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Crofts really was the master of the "unbreakable" alibi, which, as you say, frequently involved trains. It also required a deep faith in the ability of the British rail system to run its trains exactly according to the printed schedule - sadly something which is hardly the case today. I think you'll enjoy this one, Yvette.
Toggle Commented Jul 8, 2015 on "The Hog's Back Mystery" at Classic Mysteries
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I know there's a Leo Bruce - I think it's "Case for Three Clowns," but I'm not positive (I'm not home to check my library...sigh). I think you'd enjoy Rawson - all the books feature magic, but this one, set in a circus, is really a lot of fun.
Toggle Commented Jun 29, 2015 on "The Headless Lady" at Classic Mysteries
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Thanks, Bev. I am impressed by the uniformly high level of style and the fine planting of clues in Tey's mysteries - and that's certainly true in this one. It's an excellent book.
Toggle Commented Jun 2, 2015 on "Miss Pym Disposes" at Classic Mysteries
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Agreed completely. I hope to finish reading his non-fiction book on Golden Age authors very soon, and I'll have a post about it when I do. It - and he - are really wonderful resources.
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Yvette, I feel the same way. It's a good thing so many of these books are e-books rather than real physical volumes - at least when there's a crash, the electrons don't weigh all that much. As you say, HA!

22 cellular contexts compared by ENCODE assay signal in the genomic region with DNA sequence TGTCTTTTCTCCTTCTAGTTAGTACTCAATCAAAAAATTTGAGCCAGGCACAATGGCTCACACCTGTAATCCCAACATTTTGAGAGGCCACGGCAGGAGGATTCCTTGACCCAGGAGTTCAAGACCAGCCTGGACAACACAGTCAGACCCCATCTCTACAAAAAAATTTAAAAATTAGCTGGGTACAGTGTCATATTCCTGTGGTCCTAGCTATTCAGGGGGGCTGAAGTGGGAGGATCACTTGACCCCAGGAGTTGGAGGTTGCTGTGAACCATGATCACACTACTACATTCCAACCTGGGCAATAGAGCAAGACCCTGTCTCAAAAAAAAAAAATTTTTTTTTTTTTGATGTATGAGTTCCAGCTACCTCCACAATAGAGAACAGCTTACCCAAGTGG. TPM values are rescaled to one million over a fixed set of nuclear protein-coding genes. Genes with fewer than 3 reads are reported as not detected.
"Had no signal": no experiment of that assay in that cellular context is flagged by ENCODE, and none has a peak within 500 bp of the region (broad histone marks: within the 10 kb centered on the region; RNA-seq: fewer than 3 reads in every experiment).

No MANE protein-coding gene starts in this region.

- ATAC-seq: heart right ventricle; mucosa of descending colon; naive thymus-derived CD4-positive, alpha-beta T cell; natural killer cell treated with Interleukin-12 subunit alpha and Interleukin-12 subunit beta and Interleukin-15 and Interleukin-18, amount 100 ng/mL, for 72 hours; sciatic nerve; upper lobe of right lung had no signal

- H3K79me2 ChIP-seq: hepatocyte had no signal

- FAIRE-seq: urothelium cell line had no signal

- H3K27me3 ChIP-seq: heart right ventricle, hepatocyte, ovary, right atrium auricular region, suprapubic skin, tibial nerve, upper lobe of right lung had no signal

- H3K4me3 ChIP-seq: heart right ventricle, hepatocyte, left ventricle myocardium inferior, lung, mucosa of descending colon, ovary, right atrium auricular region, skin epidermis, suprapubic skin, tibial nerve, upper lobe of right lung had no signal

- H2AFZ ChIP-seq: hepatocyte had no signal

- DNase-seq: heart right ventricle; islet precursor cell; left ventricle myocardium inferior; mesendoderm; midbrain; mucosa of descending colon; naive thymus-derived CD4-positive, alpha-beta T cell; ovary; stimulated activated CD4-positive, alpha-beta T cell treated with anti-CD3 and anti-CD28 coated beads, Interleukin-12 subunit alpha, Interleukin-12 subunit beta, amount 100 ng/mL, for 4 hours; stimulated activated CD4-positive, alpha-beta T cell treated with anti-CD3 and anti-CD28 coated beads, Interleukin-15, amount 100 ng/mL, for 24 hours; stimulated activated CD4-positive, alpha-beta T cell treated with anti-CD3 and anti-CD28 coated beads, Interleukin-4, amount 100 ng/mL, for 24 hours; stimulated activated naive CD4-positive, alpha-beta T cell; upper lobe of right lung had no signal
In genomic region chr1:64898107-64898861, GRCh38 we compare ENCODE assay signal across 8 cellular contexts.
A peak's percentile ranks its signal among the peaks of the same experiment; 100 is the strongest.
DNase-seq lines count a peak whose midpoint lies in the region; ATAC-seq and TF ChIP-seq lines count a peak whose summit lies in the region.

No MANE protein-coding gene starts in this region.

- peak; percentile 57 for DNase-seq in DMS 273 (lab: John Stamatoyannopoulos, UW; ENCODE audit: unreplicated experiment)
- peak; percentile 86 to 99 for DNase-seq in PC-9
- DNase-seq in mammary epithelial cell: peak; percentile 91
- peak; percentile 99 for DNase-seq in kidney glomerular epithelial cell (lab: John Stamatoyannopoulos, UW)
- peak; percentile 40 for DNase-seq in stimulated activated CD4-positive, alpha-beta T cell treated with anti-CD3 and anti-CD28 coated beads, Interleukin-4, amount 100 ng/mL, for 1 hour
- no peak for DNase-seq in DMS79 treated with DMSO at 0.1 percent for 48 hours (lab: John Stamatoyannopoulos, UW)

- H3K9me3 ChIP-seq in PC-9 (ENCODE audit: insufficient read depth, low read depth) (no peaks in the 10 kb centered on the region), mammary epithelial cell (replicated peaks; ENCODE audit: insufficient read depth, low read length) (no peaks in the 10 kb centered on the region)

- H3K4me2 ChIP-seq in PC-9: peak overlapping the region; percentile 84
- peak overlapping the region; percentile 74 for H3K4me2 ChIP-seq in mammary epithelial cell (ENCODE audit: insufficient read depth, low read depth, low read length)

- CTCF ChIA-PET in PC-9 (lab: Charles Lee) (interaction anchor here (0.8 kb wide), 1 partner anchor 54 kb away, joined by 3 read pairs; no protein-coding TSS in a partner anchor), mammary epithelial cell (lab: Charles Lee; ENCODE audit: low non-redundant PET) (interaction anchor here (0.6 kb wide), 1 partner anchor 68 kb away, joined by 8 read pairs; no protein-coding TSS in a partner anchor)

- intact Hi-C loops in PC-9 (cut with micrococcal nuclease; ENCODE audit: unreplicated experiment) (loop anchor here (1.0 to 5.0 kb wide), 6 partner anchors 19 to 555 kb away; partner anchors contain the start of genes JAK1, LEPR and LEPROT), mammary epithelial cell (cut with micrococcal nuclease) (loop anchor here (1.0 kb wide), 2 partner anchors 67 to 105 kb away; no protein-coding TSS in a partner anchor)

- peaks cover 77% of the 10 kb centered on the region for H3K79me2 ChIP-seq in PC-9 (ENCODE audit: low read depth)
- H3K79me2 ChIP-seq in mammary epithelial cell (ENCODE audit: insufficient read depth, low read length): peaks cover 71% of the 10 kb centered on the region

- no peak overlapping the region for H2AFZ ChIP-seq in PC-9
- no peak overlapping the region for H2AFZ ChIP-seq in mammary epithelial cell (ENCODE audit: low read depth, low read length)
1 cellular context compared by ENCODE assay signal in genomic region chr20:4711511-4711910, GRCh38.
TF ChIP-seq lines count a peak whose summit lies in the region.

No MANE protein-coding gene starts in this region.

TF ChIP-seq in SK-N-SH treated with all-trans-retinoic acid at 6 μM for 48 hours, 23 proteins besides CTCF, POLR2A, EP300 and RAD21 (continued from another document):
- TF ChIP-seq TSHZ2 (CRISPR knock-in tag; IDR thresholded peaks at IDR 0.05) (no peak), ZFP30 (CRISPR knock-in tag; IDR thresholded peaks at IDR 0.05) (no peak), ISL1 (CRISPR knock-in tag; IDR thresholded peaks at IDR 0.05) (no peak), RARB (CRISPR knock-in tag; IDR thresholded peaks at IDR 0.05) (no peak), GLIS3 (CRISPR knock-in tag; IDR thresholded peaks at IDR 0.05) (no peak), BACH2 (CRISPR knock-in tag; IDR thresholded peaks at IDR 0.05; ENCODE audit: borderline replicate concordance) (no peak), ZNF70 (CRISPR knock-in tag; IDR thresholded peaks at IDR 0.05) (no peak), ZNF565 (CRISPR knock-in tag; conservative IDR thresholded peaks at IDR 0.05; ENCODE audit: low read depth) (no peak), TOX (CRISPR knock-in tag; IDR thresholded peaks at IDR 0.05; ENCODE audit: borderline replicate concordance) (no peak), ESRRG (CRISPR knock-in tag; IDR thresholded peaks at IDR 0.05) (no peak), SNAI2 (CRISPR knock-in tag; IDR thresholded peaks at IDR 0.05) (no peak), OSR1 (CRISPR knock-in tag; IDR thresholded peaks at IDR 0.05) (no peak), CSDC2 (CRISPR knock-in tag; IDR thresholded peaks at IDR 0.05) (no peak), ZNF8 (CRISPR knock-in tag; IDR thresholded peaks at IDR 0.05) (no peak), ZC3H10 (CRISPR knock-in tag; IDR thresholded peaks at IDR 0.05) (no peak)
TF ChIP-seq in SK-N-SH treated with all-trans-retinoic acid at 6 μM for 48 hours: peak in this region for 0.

Toggle Commented May 23, 2015 on "Dead Man's Shoes" at Classic Mysteries
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Yvette, that list never seems to get any shorter, no matter how many books we read. There are always new replacements coming along!
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D, I think that's one of the functions that e-books can serve particularly well - bringing back authors who really deserve a shot at a new audience.
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Congratulations on the new Kindle, Yvette. As to Mr. Goby's antecedents, I consider that a well-kept secret of Madam Christie... ;-)
Toggle Commented May 23, 2015 on "The Leavenworth Case" at Classic Mysteries
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The writing is florid at times, Bev, but no more so than, say, that of Charles Dickens! It's a remarkably modern mystery in many ways.